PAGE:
Daibutsu, Kamakura

Daibutsu, Kamakura
Daibutsu in Kamakura, June 2010. There were thousands of school kids visiting that day. It was still great fun.

Friday, December 18, 2009

iPhone blowing up worldwide, big in Japan after all

iPhone blowing up worldwide, big in Japan after all: "iPhone blowing up worldwide, big in Japan after all"

It's about time. My feeling is that the old "flip phone" with the small screen and no keyboard is so outdated. I was wondering why so many people in Japan are still using what I feel are archaic flip phones. While in the United States and elsewhere, most people have moved away from those phone and to devices such as the iPhone and the Android with bigger screens and a functional keyboard. I understand the Japanese phones are pretty advanced with many features such as built in payment features, train transit passes, and sophisticated cameras. But the old flip phone style with the small screen and no keyboard seems so old.


  1. My list of possible reasons is:

    -The old flip phone is much easier to type in Japanese with.

    -The iPhone here is more expensive than other phones.

    -Japanese aren't as tech savvy as they seem.

    I want to get one, but the typing problem has me hesitating.

  2. Interesting that the flip phone is easier to type Japanese. Why is that?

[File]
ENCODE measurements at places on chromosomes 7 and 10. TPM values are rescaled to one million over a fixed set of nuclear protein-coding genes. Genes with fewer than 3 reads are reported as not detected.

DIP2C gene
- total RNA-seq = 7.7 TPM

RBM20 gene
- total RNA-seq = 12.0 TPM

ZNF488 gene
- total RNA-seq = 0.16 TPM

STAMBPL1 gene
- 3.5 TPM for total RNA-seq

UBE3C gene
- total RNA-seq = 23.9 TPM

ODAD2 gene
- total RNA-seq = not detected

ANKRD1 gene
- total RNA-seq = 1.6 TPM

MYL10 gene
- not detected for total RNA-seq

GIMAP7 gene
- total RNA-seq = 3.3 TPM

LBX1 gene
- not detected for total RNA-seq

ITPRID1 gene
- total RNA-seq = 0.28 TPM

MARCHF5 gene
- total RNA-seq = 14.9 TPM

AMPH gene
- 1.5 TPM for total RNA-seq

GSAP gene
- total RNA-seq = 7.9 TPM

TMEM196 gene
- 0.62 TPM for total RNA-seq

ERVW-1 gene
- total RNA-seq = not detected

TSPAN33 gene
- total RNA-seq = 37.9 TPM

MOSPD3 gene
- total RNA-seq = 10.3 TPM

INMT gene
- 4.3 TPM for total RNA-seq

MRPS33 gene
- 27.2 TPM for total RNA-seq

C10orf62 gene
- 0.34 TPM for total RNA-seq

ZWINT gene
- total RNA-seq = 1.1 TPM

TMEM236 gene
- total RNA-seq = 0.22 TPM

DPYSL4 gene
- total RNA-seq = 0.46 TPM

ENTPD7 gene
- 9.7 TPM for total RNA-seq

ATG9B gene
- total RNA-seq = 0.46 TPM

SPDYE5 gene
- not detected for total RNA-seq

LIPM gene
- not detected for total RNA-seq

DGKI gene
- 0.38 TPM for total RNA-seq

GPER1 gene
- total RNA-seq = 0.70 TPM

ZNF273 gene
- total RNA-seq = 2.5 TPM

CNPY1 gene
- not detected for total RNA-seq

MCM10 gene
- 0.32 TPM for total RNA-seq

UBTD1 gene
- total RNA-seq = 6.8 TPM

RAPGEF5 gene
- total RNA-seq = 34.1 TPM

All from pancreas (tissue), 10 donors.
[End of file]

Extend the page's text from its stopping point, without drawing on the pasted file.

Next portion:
3. My japanese friends all love my iphone. You have both phone and keyboard style Japanese keyboards.

    I think the big thing is the price. There is no AT&T to have a plan with a cheap phone so the starting iphone is $700.

    Typing isn't a problem.

    resistance is futile!

  4. $700? That's insane. I wouldn't buy a phone for that either.

  5. Call me old-fashioned, but I like my flip-phone.

  6. When I tried typing on the memo pad at Yamada Denki I had a hard time - probably since I don't know how to use it, and I frequently hit the wrong buttons on my current flip phone.

    Is there a different program with bigger buttons for typing? An app maybe?

    And by the way, the $700 is spread out over two years, so you pay monthly. My coworkers are paying about 7,000 yen a month.

  7. One nice thing about the flip phones is the user facing camera, so video calls are possible.

    The keypad is bigger when the phone is sideways. But like anything, it was a pain to get used to. After practicing a bit it's really no problem. (I agree, not having a physical key to touch is a little strange at first.)

  8. I see your point about the video calls. The biggest thing to me is the screen size. I like the bigger screens on todays smartphones like the iPhone.

  9. I like the flip-phones in theory. In terms of shape and style alone, I don't think they're old or outdated or nostalgic at all, but still exciting and fun.

    But in terms of functionality, I love my iPhone, and was actually thinking with sadness about how I won't be able to use it if/when I go to Japan this coming summer.

    Any and all of the functions Japanese love about their phones can be incorporated into a smartphone. Even the notch for keitai straps to be attached, if Apple got off their ass and provided that.

    I do kind of miss the smaller, sleeker size of the flipphones, the wider range of styles and shapes and colors, and something about the feel and style of it. But, again, for functionality, I adore my iPhone. And I type in Japanese with it and everything, no problem.

  10. I am surprised Apple did not put a place to put a keitai strap for the iPhones sold in Japan. In spite of that, they seem to be catching on.